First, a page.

ncase at hedbergmaps.com
Wed Sep 13 10:44:24 EDT 2000
It's funny, but I realize I've had a similar reaction to both Diane
Duane and Orson Scott Card. In Card's case, I loved the first two
Alvin Maker books, which are essentially an alternate-universe
retelling of the life of Joseph Smith, founder of the Mormons. The
later books (up to 5 now, I think) get progressively more
Alvin-is-Superman, and edge closer and closer to outright Mormon
theology. In Diane Duane's case, While I am still very fond of her, I
though the "So You Want to be a Wizard series was weakened by the
last book, which got rather theological towards the end, again as a
character achieved a higher consciousness.
There is an unfortunate quality I think almost any devout author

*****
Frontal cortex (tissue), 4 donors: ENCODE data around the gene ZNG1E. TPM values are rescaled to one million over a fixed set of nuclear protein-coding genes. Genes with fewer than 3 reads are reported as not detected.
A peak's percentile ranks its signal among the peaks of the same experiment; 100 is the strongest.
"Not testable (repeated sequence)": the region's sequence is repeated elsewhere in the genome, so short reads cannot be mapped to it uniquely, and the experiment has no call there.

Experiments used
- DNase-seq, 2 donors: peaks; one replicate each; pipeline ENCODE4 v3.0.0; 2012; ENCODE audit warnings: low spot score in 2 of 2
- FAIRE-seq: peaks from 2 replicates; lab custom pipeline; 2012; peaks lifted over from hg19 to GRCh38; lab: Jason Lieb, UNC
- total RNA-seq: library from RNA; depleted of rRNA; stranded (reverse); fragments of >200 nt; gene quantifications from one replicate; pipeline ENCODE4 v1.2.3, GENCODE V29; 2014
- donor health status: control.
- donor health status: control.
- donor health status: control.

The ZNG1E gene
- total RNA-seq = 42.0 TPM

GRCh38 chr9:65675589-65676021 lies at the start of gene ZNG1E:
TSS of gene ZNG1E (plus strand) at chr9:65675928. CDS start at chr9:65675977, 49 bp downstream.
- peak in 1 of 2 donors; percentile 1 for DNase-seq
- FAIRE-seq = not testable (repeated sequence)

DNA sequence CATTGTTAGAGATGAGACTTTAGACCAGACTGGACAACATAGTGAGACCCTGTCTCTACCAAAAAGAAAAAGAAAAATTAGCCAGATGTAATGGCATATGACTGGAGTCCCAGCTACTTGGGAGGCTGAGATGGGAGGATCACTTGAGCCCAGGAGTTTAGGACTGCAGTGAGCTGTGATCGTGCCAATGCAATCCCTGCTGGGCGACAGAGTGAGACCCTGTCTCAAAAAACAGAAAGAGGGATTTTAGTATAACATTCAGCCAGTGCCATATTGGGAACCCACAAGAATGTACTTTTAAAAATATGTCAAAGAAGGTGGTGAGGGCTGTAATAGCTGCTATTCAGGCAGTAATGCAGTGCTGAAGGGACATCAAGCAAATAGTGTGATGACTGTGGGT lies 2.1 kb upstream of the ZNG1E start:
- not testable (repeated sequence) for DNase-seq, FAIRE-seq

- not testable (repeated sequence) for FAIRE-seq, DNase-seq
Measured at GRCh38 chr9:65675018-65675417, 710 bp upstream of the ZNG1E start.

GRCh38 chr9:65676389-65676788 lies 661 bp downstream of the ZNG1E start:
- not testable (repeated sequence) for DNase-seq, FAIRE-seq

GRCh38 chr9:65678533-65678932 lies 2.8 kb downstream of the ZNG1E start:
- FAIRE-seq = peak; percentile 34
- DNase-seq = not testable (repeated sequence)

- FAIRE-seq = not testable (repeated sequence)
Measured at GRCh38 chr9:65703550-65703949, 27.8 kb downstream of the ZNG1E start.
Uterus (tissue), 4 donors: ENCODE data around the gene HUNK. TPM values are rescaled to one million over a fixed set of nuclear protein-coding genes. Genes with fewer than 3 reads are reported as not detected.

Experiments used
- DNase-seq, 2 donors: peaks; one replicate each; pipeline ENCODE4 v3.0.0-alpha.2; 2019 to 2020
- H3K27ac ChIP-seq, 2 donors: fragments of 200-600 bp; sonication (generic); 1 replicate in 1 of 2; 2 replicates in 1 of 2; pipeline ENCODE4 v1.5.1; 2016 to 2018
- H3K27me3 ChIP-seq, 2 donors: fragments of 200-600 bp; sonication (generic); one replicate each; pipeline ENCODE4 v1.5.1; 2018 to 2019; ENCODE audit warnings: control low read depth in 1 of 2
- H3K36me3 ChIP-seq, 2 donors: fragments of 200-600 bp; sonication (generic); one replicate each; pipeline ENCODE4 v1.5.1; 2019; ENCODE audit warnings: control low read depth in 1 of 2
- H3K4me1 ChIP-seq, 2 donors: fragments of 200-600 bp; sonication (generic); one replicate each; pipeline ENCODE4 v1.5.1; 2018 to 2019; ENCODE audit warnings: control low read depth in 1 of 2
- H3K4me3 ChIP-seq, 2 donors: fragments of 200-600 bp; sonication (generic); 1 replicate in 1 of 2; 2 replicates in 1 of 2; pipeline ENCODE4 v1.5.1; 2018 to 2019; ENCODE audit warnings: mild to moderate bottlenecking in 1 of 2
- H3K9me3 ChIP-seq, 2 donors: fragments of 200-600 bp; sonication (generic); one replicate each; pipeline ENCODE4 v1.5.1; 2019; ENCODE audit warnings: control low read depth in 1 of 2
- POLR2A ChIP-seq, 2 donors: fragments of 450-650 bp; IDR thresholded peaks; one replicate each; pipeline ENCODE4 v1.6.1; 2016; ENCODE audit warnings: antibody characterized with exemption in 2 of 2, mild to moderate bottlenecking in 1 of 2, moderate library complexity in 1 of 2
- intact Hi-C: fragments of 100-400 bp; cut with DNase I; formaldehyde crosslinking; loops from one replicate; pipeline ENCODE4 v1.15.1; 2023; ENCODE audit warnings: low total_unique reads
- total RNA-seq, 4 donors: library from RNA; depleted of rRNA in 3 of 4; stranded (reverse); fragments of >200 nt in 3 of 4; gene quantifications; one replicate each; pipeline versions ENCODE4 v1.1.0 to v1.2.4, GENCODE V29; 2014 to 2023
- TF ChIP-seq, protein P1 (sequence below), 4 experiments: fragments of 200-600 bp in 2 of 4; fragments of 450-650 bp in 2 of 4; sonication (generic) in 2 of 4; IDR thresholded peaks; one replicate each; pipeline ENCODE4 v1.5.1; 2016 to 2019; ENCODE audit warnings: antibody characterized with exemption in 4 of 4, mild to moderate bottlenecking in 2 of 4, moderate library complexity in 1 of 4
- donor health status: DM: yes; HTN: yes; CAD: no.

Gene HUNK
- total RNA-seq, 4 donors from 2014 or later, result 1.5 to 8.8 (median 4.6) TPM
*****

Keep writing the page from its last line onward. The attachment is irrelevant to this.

(heck, any author period) acquires when they get too close to looking
the Divine right in the face. Especially when they lean on teachings
instead of their own experience. As if at some point the writers
imagination fails to encompass the writing as thoroughly as it did
when it was written closer to home.
I remember in not-directly-religious way being left disappointed with
Phyllis Naylor's York Trilogy. I thought at the time that she just
set up a wonderful metaphoric web and then didn't know how to resolve
I haven't re-read Narnia in many years; maybe it's time.
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